Mystery / Suspense

The Vanished Man
A Lincoln Rhyme Novel

Written by: Jeffery Deaver

Published By: Pocket Books - A Division of Simon & Schuster, Inc.

Reviewed by Melissa Minners



           Jeffery Deaver is an amazing suspense novel writer with an impressive rťsumť.  Deaver has a law degree from Fordham University of New York, which doubtlessly is very useful when writing novels of such caliber.  Having written under two names, Jeffery Deaver and William Jefferies, the author has amassed an impressive novel list.  Equally impressive are the five Edgar Award nominations, the Anthony Award nomination, and the three Ellery Queen Readerís Awards for Best Short Story of the year.  Both The Bone Collector and Maidenís Grave were adapted into movie format and The Devilís Teardrop, The Blue Nowhere, Manhattan Is My Beat, and Praying for Sleep have all been optioned for movie production.

            The Vanished Man is a continuation of Deaverís Lincoln Rhyme series.  Readers first met the quadriplegic forensic expert Lincoln Rhyme in The Bone Collector.  Once the head of a top notch criminal investigations unit in New York, Rhyme suffered a near fatal accident that left him paralyzed from the neck down with limited use of his left ring finger.  At first, all Rhyme can think of is that his career is over and that his life might as well be.  He is prepared to end it all when he is approached by an old friend, Detective Lon Sellito, who requests Rhymeís forensic expertise in finding a serial killer intent on leaving behind clues.  With the help of Patrol Officer Amelia Sachs and forensics lab technician Mel Cooper, Rhyme is able to track down the killer and end his reign of terror.  Along the way, he learns that he can still assist law enforcement and, having found new meaning to his life, he decides to try his hand at living.

            In The Vanished Man, Rhyme is still tracking down serial killers.  This one is a talented magician, well-versed in sleight of hand, misdirection, quick change, escapism, mentalism and more.  There are two back stories to this novel.  Amelia Sachs, now a more intimate part of Rhymeís life, has applied for a promotion to Sergeant.  This back story later comes to the forefront when Ameliaís attempt to protect a crime scene sparks off a war with a well-connected politician intent on seeing her suspended.  Lincolnís assistance is also needed in protecting the life of District Attorney Charles Grady, whose high profile case against a local militia group leader has saddled him with a death threat.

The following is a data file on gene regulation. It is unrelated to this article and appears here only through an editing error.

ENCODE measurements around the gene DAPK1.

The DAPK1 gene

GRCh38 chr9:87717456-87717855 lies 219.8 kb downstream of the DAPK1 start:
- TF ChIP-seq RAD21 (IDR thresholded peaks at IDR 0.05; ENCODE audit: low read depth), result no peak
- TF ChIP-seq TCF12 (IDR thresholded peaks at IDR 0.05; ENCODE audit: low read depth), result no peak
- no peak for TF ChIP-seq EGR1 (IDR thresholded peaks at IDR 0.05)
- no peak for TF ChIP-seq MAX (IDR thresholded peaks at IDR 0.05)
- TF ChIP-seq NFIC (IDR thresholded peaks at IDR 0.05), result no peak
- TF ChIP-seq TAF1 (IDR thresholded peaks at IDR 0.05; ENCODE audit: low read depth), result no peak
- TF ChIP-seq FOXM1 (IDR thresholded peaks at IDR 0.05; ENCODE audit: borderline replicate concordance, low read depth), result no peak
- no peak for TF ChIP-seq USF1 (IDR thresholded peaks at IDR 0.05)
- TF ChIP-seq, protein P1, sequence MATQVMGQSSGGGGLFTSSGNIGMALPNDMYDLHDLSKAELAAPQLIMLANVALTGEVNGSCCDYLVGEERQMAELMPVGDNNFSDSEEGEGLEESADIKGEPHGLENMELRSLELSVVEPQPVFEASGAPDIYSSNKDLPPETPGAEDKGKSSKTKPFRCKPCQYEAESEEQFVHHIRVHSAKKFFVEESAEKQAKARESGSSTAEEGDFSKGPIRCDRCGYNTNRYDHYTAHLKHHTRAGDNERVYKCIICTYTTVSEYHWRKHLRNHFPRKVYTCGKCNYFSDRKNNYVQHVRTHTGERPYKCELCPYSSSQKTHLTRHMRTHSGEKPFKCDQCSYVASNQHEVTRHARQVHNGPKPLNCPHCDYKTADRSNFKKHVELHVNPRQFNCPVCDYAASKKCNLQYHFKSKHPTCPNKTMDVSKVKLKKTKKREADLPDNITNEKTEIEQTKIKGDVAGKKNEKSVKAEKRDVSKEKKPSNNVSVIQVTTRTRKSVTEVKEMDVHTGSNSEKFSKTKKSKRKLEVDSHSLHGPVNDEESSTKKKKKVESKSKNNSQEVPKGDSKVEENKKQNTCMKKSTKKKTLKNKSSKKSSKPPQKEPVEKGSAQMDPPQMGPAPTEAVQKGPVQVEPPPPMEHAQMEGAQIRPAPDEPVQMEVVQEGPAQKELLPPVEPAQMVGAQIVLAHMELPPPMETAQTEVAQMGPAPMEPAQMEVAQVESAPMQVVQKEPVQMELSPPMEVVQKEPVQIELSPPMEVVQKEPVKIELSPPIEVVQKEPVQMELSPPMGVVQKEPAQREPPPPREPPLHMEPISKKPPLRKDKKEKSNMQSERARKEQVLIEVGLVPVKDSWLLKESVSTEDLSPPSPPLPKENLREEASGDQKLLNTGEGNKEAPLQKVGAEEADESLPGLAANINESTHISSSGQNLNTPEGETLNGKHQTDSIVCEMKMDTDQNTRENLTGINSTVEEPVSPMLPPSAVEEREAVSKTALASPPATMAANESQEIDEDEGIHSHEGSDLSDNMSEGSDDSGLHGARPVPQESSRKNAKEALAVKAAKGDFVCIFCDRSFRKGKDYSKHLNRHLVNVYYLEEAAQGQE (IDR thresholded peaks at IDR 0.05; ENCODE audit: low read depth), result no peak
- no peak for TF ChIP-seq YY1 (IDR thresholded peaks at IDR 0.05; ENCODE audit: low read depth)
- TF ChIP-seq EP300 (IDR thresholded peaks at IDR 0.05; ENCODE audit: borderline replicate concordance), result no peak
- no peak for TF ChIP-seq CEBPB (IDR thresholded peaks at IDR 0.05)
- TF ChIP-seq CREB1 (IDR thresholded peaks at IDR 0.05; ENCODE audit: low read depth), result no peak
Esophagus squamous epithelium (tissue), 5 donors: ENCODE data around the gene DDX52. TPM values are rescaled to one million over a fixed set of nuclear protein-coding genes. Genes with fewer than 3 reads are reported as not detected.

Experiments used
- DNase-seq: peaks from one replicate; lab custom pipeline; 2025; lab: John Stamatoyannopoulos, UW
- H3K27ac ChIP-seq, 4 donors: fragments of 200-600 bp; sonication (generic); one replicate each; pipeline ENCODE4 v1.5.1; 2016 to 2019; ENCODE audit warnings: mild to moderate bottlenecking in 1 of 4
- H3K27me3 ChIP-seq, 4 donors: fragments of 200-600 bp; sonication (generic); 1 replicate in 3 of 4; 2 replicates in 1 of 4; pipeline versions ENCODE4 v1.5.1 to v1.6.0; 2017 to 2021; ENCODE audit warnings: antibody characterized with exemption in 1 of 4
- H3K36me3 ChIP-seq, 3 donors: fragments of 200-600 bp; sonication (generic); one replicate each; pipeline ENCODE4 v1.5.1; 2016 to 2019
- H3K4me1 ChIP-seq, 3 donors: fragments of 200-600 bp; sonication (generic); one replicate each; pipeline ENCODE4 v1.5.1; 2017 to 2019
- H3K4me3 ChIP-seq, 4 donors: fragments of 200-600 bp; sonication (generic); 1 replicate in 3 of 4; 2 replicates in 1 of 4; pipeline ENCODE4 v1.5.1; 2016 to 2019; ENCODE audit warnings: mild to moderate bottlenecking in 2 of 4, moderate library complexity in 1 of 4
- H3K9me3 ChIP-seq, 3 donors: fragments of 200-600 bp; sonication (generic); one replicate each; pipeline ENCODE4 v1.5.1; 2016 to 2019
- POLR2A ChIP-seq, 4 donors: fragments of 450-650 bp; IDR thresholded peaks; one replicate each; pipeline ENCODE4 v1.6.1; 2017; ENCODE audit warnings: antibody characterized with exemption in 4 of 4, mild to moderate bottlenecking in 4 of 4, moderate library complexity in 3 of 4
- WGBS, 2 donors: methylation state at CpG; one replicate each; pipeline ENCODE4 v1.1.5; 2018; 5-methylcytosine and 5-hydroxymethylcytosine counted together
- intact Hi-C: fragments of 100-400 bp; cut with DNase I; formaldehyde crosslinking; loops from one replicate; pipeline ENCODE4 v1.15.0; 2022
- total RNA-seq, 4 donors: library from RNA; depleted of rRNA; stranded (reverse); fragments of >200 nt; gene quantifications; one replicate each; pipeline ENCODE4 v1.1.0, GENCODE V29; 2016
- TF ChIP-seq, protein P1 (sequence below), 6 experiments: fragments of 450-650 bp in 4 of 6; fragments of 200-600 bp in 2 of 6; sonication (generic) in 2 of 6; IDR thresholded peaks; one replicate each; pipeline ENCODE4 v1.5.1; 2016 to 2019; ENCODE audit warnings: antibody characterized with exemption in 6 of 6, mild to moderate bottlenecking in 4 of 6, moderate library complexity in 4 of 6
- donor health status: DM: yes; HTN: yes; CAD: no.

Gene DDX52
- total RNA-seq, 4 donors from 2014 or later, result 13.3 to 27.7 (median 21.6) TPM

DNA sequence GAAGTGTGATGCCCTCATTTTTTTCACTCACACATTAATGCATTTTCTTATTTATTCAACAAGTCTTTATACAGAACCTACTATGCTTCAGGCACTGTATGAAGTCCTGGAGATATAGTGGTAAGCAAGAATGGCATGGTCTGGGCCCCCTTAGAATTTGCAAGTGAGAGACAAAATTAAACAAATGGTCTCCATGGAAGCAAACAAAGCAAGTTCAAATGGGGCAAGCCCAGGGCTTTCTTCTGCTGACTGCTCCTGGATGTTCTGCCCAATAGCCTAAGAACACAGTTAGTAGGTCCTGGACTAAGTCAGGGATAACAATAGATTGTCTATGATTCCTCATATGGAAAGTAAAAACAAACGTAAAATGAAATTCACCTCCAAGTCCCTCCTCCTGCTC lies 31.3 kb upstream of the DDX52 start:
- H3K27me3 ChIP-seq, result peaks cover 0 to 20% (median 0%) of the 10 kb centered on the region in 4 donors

As always, there are several twists and turns in this novel.  Sometimes so many that things are hard to keep track of.  The fact that the killer can look and act like anyone makes things even more suspenseful.  It puts the characters on edge, because they quite literally have no idea what kind of person to look for. 

            Deaver always manages to bring back the more intriguing people Lincoln has met along the way and The Vanished Man is no exception.  We are treated to appearances by Sellito and Cooper, as well as FBI Agent Frank Dellray, NYPD Detective Roland Bell, Lincolnís assistant Thom, and Detectives Bedding and Saul.  Deaver introduces a new and intriguing character in Kara, a magicianís apprentice with aspirations to become a full-fledged magician, whose expertise in the field becomes invaluable to solving the case.  The banter between Rhyme and Sachs is as enjoyable as it was in the very first book of the series.  Things have gotten more serious between the two and more than once they how empty life would be like for one without the other.

            The idea of a magician as the serial killer is an intriguing concept.  Though it is not new, Deaver finds a way to make it seem new to the reader, completely embroiling them in all the twists and turns in the novel.  Perhaps the only complaint could be that there are far too many twists and turns.  Just when one feels they have the case solved, something happens to completely nullify their solution.  It becomes infuriating when the motives of the crime spree become apparent, then switch to something else, and then go back to the first idea.  A positive side to this is that the reader is completely in tune with the frustrations of Lincoln Rhyme and his team in nailing down The Vanished Man.

            However, frustrations aside, one cannot discount the fact that there is method to Jeffery Deaverís madness.  Once the reader picks up this book, he or she simply cannot put it down until the mystery is solved.  When the suspense is over and the case is complete, the reader will still yearn for more and thatís what makes Jeffrey Deaver a writer extraordinaire.



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